This week’s terminology post is by a guest author that many of you will be familiar with: Lauren Reeser of American Duchess. We all know Lauren for her gorgeous 18th century recreations (and other eras), but mostly for her amazing, fabulous reproduction historical shoes.
In fact, pre-orders for the delightful early 20th century ‘Astorias’ close on the 3rd of Feb (just two days from now) so hurry if you want to nab yourself a pair at a discount!
Instead of talking about shoes, Lauren is going to discuss the history of one of her favourite 18th century garments:
Those of you who are into 18th century costuming may be familiar with the various styles of jackets that became popular in the second half, and particularly the last quarter, of that century.
The most common tag for a jacket is “caraco,” but within that vast and over-used term, we have most commonly the casaquin, pet en l’air, and pierrot. Each of these has its own styling cues, and interesting origins of their names.
How about “pierrot” though? First off, what exactly is it?
A pierrot is a jacket style that became very popular in the 1780s and 90s. It consisted of a bodice with a ruffled “tail” in back. Sometimes pierrot jackets closed in front, and sometimes were made in a zone front style. The ruffled skirting in back could be various lengths, with any sort of trimming, and were most commonly added on to the bodice at the waist seam, but many fashion plates show them cut in one with the back of the bodice.
So why is it called a “pierrot?”
The literal French definition of just the word “pierrot” is “sparrow,” which makes a lot of sense when looking at the style of this jacket. They show a puffed up front, like a bird’s breast, and a little fluffy tail out the back. The French liked to name some of their fashions after animals, for instance, the Hedgehog hair style (“Jeune dame coeffee au herisson…”), so it may seem that “pierrot” was meant to say that the wearer of such a garment was like a little bird.
Or a fool.
When alone, “pierrot” may mean sparrow, but in a sentence, the meaning changes to “clown.” This is referencing a specific clown, also named “Pierrot,” who, as part of the initially Italian Commedia dell’Arte, became a prominent and popular figure in French pantomimes, beginning in the late 17th century, and gaining in popularity throughout the 18th century. (1)
In Pierrot-the-character’s case, his name is diminutive of Piero or Pier, or Pete. He is literally Little Petey. Initially the Pierrot character was a buffoon and badly defined, but he began to change in the 18th century, and take on the roles we know today – the sympathetic, lovesick clown in the floppy white suit. By the 19th century, Pierrot had become completely poeticized.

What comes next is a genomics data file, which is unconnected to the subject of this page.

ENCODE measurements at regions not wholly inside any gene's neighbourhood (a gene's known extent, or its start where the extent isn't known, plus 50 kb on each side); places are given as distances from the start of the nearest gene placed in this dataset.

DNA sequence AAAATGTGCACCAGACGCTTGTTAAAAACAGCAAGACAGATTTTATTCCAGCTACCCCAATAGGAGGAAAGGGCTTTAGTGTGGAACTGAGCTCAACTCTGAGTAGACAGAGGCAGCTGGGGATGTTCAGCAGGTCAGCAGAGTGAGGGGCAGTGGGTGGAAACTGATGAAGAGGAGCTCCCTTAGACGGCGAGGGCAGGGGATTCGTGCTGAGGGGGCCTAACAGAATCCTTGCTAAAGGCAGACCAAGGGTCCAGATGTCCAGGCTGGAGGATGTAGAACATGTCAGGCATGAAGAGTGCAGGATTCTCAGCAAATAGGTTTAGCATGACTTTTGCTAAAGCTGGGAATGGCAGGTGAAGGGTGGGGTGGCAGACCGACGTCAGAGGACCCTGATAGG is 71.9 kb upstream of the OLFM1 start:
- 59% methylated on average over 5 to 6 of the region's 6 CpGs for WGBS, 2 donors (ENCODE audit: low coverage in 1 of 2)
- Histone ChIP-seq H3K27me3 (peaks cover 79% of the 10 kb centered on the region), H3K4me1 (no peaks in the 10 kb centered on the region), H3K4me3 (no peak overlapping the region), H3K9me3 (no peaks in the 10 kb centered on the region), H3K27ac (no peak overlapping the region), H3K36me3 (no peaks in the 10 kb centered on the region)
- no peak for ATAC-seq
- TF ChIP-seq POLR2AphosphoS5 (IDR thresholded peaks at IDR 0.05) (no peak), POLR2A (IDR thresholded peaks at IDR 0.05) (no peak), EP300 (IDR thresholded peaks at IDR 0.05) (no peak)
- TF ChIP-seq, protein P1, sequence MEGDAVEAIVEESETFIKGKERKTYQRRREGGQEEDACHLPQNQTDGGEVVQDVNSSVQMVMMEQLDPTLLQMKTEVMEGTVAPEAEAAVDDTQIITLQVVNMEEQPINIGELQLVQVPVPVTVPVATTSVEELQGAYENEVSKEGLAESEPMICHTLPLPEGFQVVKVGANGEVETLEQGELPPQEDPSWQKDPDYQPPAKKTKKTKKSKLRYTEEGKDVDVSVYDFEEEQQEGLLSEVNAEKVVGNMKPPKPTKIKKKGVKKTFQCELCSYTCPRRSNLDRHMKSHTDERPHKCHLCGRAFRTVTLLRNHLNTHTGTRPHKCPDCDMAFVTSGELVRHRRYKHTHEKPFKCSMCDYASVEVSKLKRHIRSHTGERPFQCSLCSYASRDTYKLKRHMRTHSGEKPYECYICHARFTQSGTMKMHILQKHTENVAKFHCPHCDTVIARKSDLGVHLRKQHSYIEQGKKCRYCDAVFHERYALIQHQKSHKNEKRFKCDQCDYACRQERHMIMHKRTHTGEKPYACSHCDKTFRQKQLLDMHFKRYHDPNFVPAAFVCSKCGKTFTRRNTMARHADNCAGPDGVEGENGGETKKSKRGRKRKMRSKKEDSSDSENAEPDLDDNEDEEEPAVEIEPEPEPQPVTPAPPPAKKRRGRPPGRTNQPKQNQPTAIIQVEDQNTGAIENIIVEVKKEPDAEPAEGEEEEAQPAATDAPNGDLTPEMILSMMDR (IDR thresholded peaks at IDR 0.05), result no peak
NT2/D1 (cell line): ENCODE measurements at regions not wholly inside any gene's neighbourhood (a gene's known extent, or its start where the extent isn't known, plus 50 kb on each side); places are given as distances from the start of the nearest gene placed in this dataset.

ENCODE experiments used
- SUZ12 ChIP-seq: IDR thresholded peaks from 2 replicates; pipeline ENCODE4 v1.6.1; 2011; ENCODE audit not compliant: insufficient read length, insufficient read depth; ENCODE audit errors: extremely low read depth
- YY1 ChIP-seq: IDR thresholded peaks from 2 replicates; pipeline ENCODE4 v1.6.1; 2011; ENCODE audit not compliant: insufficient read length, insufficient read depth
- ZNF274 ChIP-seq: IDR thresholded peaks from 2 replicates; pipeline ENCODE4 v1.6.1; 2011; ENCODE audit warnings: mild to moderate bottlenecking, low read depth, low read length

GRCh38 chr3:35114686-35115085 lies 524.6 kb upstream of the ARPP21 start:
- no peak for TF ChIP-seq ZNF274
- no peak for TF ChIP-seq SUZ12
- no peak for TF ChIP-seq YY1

So what does this have to do with 18th century jackets?
The French loved to label their fashions with satirical names. The “reticule” is a common one, supposedly derived from “ridicule” or “ridiculous.” “Pet en l’air” translates to “fart in the air.” One hat style found in the Galerie des Modes is labeled “Bonnet au mystere ou Chien Couchant,” which has something to do with mystery and hunting dogs (setters). Several descriptions including the word “pierrot” could be translated as “clown,” for instance, below, “…a clown back with buttons of steel tile…” and “…clown with a stripe skirt trimmed with gauze…”
It may be more likely that the jacket style, with its ruffled tail, may have more to do with Pierrot the clown that a sparrow. Pair this idea with the typical white skirt worn with pierrot jackets, in relation to the Pierrot character’s baggy white suit, and additionally the white powdered face of the clown in relation to the popularity of white makeup in the 18th century, and we may have made our connection.
Perhaps the French are having a laugh at themselves, but there could be something else at work here. The pierrot jacket became popular in the late 18th century – 1780s in to the 90s – just before and then during the French Revolution. Just as the Revolutionaries had specific clothing to indicate their political associations, those who opposed the revolution also had their own look – for women, the “costume catholique,” which consisted of a pierrot jacket, white linen skirt, red and black shawl, black bonnet, and a white feather, each symbols of the ancien regime. (3) The name “pierrot” may have come from the Revolutionaries, meant to be an insult.
It is difficult to pin down exactly where the fashion term “pierrot” came from, especially as an English speaker, but perhaps these thoughts have given some insight. What do you think?
(1) Source: http://en.wikipedia.org/wiki/Pierrot
(2) Source: http://www.allaboutclowns.com/pierrot.html
(3) source: The Lure of Perfection: Fashion and Ballet, 1780-1830 by Judith Chazin-Bennahum)